Trialling basic income: A help or a hiderence?

Every basic income trial is fundamentally flawed before it starts

Photo by Adrián Tormo on Unsplash

Last week the political spin machine went into overdrive for both supporters and opponents of basic income. It was reported in the media that a highly publicised “basic income” trial in Finland was being abandoned, as politicians opted instead for a more aggressive UK style of means-tested benefits.

In fact as we now know, the Finnish trial will run its full course as planned until 2019, and any conclusions will not be published until after the trail has ended. So nobody on either side of the debate should yet be using this example to score points.

Nevertheless, it seems the right time for a deeper and more thoughtful debate about whether we should be pushing for general trials of basic income at all. Can limited trials actually tell us anything useful about what a truly universal and permanent basic income would deliver?

Like many others, I have been caught up with enthusiasm for new trials appearing around the World. In February an excellent “Basic Income” day run by the London School of Economics included speakers on cash transfer programs from Finland, India, Canada, Namibia, Kenya, Uganda, Rwanda, Serbia, Iran, Scotland, and Holland. To these we could of course add Alaska’s long-standing Permanent Fund Dividend, and isolated private trials being worked on in America. This is all very exciting for those who believe passionately in basic income, because we are assume that if we can just get enough trials running, the huge benefits of UBI will soon become self evident.

However, I think we should take this moment to debate and focus our thinking more precisely. Trials are the key moment when the rubber really hits the road between the fundamental principles of UBI, and the hopelessly messy world of state income redistribution.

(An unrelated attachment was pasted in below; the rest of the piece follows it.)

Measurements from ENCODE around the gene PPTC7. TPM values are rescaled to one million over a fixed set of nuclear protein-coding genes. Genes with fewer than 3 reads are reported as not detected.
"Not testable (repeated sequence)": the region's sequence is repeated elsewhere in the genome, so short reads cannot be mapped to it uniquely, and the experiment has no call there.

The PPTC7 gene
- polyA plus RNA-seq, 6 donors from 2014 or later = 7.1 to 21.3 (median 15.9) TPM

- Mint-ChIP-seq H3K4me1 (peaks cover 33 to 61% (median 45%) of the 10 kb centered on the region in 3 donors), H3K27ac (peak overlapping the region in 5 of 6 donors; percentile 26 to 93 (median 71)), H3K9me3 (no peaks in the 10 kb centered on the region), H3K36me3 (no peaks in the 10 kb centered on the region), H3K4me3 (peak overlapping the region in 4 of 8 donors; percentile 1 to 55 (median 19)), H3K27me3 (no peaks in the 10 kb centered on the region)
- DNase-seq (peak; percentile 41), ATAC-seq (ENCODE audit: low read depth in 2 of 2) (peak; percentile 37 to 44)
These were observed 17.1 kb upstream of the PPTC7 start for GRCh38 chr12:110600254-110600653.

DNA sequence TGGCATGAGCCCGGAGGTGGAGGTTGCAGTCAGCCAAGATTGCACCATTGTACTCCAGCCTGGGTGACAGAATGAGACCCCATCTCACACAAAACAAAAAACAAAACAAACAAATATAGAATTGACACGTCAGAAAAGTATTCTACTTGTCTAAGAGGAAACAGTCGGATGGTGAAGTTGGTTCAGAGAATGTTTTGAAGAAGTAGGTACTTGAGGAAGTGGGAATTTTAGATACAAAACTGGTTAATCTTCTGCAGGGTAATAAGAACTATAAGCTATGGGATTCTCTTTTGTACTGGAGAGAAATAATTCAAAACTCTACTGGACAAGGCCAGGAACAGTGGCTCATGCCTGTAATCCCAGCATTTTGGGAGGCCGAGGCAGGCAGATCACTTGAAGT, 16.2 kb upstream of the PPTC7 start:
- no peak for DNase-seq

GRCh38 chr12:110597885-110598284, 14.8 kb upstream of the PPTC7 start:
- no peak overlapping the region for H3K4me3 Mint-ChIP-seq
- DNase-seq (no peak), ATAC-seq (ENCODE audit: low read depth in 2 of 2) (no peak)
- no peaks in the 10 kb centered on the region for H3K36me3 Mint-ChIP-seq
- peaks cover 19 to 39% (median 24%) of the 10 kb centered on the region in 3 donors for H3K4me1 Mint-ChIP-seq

Whatever we do, we can be certain that the results will be highly politicised and, if badly conceived, trials could even be used to turn public opinion against a basic income. To make matters worse, most politicians are only interested in quick-win political results, and will inevitably distort trial plans to suit their own agenda, as was clearly the case with the Kela trial in Finland.

If we want a reasoned debate about what we can and should be seeking to achieve in future trials, then we need to recognise some of the following realities:

  1. Every basic income trial is fundamentally flawed before it starts. No time-limited trial can replicate the huge transformational changes which will come from applying a universal basic income across an entire economy. The most we can hope to achieve within trials is to modify the individual incentives for a very small number of trial participants. These very personal incentives will only ever be tested in a job market and local economy that remains exactly the same as today, immediately negating many of the biggest community advances of a true basic income. We clearly cannot expect trials to demonstrate transformational results, if we are not bringing about a wider transformation in our economy at the same time.
  2. Even the individual effects of a basic income on behaviour cannot be properly replicated in a time-limited trial. Consider someone already living on generous unemployment or disability benefits in Finland. How many would seriously consider putting this income at long term risk by taking up an insecure or low paid job during a 24 month trial? Participants will be only too well aware that trial funding is likely to be withdrawn at the end of the scheme (as will clearly now happen in Finland next year) leaving them potentially stuck in an insecure job with no way forward, but little better off financially than they were on benefits. We cannot expect a short term trial to remove the negative incentives of the “poverty trap” which only a permanent basic income can address.